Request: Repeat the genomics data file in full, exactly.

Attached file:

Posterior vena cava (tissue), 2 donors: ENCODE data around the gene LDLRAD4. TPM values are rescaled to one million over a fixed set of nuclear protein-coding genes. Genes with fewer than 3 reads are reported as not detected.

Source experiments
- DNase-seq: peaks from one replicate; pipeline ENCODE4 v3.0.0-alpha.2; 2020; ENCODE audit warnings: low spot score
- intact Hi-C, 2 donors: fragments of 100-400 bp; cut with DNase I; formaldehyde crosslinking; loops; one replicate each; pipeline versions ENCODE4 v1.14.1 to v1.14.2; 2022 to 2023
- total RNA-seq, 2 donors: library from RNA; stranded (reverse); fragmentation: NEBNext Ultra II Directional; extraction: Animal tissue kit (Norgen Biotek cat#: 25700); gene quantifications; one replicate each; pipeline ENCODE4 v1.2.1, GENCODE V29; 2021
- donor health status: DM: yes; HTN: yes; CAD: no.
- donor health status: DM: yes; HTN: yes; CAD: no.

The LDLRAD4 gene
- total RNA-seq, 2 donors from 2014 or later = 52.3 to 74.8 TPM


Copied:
Posterior vena cava (tissue), 2 donors: ENCODE data around the gene LDLRAD4. TPM values are rescaled to one million over a fixed set of nuclear protein-coding genes. Genes with fewer than 3 reads are reported as not detected.

Source experiments
- DNase-seq: peaks from one replicate; pipeline ENCODE4 v3.0.0-alpha.2; 2020; ENCODE audit warnings: low spot score
- intact Hi-C, 2 donors: fragments of 100-400 bp; cut with DNase I; formaldehyde crosslinking; loops; one replicate each; pipeline versions ENCODE4 v1.14.1 to v1.14.2; 2022 to 2023
- total RNA-seq, 2 donors: library from RNA; stranded (reverse); fragmentation: NEBNext Ultra II Directional; extraction: Animal tissue kit (Norgen Biotek cat#: 25700); gene quantifications; one replicate each; pipeline ENCODE4 v1.2.1, GENCODE V29; 2021
- donor health status: DM: yes; HTN: yes; CAD: no.
- donor health status: DM: yes; HTN: yes; CAD: no.

The LDLRAD4 gene
- total RNA-seq, 2 donors from 2014 or later = 52.3 to 74.8 TPM